Mountain Bike Bill, Get the Dirt on the Dirt

The Los Pinos Trail

Located near the southern end of the Santa Ana Mountains in Orange County this is a pretty remote, steep and rugged trail that runs right along the spine of an undualating ridge for about nine miles. On clear days it seems like you can see forever as the San Jacinto, Gegorino, Baldy and other prominent peaks cans be seen inland. Out in the Pacifc, San Clemente, Catalina and the Channel Islands may make an appearance. Wear comfortable shoes as you are going to do some hike-a-biking. Just on the trail alone there is about 1200 feet of climbing/hike-a-biking and 4,500 of descending. This trail is not for everyone, ummmm it would probably not be a stretch to say this trail is not for most riders. Much like it's little cousin to the north, Bell Ridge, this kind of riding is an acquired taste like a well aged single barrel scotch or bourbon. Some riders are just not going to like it. For others, the remote experience and technical challenges are worth a little tension in the calves from the required hike-a-biking.

Directions: The Los Pinos trail can be done as a loop or as a shuttle. If the main divide truck trail is open to vehicular traffic you can drive all the way to the trail head if you have a moderate to high clearance 2WD vehicle. Main Divide however is often closed to motorized access for a myriad of reasons that range from things like summer wildfire danger to winter snow damage. For this reason I recommend if you are going to do a shuttle, start from either Blue Jay Campground (near the top) where vehicular access is typically assured. Once you get to know this end of the Santa Anas Mountain you can use this trail as a leg for some stupidly huge loops.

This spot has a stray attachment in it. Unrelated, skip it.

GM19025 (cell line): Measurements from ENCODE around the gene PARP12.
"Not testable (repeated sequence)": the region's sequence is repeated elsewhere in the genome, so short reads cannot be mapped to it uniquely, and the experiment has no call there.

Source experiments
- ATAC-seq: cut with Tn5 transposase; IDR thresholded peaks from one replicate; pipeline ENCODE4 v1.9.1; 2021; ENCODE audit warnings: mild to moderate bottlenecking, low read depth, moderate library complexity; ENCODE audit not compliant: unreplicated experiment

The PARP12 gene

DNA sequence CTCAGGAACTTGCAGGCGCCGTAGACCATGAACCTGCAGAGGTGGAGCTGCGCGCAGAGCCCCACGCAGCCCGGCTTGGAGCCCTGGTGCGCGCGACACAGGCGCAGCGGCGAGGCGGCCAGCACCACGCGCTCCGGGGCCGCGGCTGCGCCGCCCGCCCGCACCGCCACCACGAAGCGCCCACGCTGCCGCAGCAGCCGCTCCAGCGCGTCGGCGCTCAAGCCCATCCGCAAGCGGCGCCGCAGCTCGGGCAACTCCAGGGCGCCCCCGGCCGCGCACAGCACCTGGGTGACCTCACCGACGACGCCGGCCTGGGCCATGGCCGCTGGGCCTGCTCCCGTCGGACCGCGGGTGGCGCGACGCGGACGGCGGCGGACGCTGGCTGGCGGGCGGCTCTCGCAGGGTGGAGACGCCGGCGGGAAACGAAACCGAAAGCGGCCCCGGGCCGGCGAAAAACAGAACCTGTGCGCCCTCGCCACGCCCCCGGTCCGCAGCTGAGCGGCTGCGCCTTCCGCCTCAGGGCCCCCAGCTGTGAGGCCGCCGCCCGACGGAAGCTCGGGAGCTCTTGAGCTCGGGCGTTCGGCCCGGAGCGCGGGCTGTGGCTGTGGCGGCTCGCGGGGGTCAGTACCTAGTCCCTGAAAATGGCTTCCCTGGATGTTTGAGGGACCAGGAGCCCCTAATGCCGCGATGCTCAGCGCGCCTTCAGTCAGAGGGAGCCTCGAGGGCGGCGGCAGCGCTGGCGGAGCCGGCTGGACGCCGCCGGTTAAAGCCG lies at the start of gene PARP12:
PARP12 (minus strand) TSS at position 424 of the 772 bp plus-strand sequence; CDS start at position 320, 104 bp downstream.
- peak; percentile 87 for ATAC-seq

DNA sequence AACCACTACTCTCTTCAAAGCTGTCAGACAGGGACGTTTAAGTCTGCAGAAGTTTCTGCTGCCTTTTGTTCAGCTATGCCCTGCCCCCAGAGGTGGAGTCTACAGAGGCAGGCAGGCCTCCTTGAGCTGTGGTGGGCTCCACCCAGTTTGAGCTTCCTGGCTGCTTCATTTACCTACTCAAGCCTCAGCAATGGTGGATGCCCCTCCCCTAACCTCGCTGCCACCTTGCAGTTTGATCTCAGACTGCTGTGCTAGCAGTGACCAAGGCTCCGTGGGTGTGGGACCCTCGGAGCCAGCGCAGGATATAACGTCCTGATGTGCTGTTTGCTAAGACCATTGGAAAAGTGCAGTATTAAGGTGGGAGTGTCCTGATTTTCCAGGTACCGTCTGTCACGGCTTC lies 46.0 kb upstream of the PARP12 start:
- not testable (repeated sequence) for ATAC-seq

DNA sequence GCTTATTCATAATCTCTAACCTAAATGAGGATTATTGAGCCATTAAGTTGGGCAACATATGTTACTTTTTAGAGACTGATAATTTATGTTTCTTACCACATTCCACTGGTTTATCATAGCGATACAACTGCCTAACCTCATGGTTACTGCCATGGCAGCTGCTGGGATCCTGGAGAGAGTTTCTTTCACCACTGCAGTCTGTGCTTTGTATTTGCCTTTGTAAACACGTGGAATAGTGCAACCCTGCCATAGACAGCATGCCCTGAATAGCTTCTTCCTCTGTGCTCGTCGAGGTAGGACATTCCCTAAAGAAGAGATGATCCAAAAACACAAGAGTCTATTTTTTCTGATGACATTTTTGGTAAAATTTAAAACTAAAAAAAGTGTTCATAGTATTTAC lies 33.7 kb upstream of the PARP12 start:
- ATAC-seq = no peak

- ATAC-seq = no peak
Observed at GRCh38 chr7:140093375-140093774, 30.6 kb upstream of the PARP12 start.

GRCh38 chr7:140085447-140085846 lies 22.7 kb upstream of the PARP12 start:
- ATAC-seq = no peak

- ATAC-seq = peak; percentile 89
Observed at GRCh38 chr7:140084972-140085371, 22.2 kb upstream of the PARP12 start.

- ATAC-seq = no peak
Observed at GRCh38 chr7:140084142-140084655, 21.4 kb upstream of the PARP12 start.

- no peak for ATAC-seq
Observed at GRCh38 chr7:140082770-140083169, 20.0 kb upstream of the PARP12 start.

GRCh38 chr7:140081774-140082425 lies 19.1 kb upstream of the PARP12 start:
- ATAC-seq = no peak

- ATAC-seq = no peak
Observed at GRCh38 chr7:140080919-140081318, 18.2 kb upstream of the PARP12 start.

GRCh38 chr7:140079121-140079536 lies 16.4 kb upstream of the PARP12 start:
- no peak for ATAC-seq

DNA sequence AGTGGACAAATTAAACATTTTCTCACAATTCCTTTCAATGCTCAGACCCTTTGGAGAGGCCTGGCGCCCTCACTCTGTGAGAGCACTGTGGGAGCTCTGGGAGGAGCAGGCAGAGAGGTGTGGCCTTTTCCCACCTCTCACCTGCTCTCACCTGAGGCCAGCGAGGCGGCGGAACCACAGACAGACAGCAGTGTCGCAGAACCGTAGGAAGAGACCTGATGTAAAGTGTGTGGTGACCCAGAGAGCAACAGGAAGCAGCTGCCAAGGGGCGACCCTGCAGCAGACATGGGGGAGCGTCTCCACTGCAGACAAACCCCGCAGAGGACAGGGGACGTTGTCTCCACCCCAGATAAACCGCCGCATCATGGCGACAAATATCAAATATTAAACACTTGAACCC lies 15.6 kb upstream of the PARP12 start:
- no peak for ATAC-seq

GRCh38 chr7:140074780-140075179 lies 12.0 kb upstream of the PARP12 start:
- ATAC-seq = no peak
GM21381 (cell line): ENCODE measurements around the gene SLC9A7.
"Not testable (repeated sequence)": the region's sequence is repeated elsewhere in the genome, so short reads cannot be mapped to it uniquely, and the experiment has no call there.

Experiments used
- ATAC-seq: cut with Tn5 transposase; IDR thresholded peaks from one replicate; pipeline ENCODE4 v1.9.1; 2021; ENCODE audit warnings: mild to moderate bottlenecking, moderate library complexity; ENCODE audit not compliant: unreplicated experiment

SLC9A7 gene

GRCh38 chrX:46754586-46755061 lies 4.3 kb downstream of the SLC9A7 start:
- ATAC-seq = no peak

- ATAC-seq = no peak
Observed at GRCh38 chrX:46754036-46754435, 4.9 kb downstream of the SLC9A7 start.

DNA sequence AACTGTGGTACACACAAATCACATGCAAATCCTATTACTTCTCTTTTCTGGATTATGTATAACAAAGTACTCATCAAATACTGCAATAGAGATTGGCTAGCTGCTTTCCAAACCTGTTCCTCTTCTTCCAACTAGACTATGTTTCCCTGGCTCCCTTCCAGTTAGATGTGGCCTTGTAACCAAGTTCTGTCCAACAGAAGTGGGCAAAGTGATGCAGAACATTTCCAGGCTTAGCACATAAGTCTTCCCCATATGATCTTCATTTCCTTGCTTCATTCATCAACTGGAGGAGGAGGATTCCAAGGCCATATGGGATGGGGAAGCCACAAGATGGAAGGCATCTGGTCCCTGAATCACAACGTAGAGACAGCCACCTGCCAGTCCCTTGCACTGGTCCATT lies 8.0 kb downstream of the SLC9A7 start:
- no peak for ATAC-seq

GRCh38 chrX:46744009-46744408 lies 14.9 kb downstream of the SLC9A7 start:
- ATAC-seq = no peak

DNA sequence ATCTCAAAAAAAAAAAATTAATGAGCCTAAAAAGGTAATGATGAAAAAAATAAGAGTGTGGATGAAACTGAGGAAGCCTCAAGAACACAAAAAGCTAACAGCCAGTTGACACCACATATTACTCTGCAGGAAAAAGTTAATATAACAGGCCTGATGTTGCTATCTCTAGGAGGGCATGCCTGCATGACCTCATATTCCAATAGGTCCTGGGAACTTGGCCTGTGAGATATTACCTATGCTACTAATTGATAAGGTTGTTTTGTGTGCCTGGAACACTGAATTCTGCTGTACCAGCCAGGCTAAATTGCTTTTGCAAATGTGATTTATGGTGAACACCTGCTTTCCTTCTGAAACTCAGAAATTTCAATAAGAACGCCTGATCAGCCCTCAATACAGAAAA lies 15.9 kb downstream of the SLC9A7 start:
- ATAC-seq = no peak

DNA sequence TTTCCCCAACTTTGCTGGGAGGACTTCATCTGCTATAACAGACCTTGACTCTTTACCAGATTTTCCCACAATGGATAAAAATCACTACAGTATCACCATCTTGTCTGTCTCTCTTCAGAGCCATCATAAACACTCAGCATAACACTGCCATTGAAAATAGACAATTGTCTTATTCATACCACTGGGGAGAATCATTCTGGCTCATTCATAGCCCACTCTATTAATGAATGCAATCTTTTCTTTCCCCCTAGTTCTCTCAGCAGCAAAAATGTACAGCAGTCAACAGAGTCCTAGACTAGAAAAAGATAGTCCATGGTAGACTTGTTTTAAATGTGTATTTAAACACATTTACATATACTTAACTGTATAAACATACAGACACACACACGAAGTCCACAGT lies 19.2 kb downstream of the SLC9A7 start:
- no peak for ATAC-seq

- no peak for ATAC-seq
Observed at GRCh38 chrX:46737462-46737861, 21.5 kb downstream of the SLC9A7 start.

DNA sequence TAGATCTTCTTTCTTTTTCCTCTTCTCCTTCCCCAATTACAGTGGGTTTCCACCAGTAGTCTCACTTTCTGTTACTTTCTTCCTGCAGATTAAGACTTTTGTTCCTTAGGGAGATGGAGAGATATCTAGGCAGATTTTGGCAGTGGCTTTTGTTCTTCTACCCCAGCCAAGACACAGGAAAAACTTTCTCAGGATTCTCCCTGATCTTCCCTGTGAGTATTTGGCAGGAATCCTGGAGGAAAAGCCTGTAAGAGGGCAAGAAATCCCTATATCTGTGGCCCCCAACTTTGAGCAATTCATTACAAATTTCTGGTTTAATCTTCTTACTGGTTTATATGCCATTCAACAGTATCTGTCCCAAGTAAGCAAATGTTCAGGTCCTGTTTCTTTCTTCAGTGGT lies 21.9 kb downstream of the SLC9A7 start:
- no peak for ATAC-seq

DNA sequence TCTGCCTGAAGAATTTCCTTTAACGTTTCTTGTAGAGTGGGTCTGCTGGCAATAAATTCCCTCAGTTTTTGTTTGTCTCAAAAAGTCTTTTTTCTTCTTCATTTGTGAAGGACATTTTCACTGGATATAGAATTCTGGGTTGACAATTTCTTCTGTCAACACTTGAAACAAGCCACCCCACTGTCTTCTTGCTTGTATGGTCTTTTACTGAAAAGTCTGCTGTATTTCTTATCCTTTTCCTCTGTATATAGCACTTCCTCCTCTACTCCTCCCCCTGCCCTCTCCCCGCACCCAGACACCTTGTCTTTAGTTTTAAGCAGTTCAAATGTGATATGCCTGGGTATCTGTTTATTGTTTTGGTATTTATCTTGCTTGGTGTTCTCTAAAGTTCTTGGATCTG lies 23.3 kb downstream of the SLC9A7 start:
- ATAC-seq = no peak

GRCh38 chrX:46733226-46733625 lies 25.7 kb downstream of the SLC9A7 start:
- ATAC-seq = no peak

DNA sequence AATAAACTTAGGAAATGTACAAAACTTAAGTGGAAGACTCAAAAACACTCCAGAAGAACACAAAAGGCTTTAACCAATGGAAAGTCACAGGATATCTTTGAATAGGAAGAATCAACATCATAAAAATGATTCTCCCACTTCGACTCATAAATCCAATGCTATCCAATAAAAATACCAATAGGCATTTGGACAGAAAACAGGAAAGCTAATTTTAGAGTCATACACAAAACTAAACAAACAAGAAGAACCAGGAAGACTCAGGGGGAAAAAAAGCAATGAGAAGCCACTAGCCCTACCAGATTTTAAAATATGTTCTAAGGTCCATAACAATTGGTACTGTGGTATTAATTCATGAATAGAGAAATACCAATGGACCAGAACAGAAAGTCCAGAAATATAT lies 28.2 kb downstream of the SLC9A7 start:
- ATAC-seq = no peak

Lower Trailhead: No matter what option you go with you are going to have a vehicle at the at the bottom which is also the popular San Juan Trailhead. The bottom of the Los Pinos trail is about 0.8.miles further up the Hot Springs Canyon Road from the San Juan Trailhead.

  • From the I-5 in San Juan Capistrano take Ortega HWY (74) East for about 12.7 miles. Turn left on Camp Road. There is a sign for the Lazy R Ranch as well as a CDF Fire Station on the corner. Go down the road for about 1.2 miles until you reach a large dirt parking lot in the trees on your left. The trail is right beside the road.
Upper Trailhead: The closest place to reliably park is Blue Jay Campground.
  • From the lower trailhead: Take the Hot Springs Canyon Road back to 1.2 miles to Ortega Highway (74) and turn left (east). Travel 9.3 miles then turn left onto Main Divide Road (FS6S05) and take it for about 3 miles. There is a turn or two, look for "campgrounds" signs. When it doubt go uphill. As you approach Blue Jay campground, there will be a dirt pull out on your right and about 40 yards further up the road there will be a pull out on your left. The San Juan trail starts right here. The entrance to the campground is just ahead on your left.

Los Pinos PostsMap: Here is map of the area. I also show the San Juan trail on this map as well. The GPS data files however, do not include the San Juan Trail.


HAZARDS: This is a pretty raw, rocky, and steep monster that demands good bike handling skills. This is not a heavily used trail so getting hurt out here could be a real bummer. This place gets stupidly hot in summer and there is no shade or water until you get to the bottom.